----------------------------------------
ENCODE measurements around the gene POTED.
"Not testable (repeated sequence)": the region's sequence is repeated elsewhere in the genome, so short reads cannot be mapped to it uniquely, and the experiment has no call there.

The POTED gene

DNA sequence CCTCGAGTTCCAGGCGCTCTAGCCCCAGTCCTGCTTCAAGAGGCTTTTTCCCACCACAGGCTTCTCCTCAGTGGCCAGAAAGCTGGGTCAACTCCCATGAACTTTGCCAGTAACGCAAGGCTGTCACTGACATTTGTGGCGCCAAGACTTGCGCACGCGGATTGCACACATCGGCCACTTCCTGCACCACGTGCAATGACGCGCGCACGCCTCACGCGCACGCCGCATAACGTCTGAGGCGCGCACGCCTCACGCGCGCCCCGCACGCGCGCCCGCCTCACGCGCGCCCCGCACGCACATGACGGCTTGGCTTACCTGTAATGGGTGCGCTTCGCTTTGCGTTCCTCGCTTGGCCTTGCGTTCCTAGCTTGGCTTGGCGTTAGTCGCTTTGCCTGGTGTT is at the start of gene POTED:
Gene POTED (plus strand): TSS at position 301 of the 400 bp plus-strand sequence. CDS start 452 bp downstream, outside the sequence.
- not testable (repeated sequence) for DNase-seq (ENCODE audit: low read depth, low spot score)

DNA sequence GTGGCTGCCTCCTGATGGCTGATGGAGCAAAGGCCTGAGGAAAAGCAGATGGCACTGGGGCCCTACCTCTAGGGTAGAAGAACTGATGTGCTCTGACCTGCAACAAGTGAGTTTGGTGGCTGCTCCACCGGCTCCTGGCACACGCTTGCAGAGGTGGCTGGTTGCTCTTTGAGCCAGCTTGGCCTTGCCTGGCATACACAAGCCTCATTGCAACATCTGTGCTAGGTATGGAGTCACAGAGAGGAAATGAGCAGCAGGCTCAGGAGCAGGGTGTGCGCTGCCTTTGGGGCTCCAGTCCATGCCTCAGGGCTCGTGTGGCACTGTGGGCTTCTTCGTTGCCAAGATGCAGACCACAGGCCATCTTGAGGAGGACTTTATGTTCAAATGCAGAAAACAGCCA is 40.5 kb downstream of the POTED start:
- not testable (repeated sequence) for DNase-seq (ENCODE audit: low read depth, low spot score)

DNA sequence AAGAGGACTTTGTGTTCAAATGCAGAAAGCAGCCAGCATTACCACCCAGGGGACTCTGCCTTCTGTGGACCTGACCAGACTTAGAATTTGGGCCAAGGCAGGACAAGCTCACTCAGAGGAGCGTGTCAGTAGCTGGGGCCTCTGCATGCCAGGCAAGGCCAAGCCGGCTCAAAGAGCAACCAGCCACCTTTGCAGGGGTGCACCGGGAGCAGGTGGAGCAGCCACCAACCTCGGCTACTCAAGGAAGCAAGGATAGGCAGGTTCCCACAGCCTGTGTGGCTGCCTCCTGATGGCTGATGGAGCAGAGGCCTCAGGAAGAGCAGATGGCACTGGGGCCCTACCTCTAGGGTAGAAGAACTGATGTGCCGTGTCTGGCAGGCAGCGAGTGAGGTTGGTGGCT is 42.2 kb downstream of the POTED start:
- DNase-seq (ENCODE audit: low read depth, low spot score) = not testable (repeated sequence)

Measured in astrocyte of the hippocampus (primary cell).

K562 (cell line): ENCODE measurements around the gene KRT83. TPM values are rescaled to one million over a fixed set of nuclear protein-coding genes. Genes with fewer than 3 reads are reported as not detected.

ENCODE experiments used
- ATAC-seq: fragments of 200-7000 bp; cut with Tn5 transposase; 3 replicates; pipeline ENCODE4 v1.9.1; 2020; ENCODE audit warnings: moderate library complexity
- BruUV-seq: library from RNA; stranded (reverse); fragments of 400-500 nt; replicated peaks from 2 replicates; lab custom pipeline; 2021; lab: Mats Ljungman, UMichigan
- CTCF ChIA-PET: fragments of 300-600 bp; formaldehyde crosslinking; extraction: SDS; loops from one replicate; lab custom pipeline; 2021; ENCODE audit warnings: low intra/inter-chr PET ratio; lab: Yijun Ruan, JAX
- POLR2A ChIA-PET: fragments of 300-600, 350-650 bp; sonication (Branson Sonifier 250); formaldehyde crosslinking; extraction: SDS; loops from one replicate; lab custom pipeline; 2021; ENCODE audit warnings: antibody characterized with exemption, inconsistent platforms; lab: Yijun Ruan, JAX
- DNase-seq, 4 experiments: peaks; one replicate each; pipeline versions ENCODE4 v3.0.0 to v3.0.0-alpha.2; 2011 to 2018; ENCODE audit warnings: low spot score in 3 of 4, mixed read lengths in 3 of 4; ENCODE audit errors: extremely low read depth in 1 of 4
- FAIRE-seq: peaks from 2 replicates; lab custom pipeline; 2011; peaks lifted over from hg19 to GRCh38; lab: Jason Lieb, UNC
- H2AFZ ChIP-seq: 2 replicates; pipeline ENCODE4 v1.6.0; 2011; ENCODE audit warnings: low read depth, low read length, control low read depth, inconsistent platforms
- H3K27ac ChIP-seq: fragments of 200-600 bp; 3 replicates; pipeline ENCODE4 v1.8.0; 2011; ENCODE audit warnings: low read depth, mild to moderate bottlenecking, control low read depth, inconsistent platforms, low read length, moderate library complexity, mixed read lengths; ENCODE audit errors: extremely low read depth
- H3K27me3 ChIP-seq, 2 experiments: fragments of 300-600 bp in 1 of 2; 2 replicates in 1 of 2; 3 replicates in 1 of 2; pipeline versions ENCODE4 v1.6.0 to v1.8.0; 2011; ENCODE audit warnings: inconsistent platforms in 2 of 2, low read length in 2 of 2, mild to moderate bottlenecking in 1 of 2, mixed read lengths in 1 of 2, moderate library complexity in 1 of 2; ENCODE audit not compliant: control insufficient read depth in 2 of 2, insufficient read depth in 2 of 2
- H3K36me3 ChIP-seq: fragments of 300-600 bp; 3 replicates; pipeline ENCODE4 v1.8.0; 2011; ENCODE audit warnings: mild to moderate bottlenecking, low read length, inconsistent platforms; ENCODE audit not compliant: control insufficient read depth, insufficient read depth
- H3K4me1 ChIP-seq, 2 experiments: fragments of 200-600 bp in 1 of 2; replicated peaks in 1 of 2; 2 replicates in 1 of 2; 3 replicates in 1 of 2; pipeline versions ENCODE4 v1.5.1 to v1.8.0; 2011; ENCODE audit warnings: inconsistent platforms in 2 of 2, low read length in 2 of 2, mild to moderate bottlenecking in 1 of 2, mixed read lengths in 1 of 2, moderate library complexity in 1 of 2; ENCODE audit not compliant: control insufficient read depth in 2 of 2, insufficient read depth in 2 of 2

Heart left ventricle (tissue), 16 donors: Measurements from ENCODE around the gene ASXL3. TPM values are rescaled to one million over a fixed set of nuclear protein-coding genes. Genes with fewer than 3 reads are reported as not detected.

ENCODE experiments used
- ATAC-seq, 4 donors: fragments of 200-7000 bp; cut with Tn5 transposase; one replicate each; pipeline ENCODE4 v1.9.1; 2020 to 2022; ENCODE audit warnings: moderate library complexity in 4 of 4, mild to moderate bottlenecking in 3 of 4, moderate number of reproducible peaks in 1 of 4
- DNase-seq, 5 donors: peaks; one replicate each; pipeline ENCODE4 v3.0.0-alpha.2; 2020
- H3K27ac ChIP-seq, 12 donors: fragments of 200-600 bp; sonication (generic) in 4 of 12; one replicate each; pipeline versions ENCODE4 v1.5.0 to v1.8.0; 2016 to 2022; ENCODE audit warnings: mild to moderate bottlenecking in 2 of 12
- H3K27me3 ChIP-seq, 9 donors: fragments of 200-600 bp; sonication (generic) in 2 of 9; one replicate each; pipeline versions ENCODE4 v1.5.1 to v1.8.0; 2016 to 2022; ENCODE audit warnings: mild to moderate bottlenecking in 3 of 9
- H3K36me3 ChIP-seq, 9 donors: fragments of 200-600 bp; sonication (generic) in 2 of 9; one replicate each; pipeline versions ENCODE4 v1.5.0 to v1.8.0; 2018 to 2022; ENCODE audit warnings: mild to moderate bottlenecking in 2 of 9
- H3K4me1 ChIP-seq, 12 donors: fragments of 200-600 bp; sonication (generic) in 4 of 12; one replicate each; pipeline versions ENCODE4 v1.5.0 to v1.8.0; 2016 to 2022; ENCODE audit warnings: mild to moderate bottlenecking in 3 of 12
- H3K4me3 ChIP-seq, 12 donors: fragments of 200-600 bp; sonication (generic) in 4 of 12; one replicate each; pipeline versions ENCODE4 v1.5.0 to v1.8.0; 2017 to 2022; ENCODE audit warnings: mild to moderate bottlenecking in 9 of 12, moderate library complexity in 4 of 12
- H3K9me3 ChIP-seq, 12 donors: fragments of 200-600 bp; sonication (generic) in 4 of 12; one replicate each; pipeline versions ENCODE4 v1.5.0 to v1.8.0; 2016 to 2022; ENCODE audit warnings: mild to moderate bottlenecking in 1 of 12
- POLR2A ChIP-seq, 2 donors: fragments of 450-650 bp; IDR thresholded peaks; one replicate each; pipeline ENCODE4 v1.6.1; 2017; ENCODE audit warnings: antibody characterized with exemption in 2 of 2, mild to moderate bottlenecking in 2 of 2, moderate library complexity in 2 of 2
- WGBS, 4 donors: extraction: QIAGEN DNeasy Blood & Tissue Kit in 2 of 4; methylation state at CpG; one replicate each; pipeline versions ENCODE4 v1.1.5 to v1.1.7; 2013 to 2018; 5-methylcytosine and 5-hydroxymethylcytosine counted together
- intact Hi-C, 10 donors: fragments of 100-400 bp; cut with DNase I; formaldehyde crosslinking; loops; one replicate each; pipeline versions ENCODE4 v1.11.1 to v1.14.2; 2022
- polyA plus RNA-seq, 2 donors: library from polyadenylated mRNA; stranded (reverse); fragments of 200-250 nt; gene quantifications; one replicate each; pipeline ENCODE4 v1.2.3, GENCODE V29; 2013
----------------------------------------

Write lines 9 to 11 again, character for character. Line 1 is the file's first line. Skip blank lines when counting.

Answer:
DNA sequence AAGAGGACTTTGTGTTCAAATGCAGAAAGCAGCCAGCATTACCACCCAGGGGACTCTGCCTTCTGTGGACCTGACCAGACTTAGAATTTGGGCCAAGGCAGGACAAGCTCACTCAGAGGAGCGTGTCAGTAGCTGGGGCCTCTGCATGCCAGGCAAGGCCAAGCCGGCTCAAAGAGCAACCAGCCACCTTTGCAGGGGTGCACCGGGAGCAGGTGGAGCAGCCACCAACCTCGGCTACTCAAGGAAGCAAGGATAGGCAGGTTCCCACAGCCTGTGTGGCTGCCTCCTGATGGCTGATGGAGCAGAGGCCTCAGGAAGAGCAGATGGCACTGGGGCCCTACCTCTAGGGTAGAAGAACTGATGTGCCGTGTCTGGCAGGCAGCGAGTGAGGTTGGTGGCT is 42.2 kb downstream of the POTED start:
- DNase-seq (ENCODE audit: low read depth, low spot score) = not testable (repeated sequence)

Measured in astrocyte of the hippocampus (primary cell).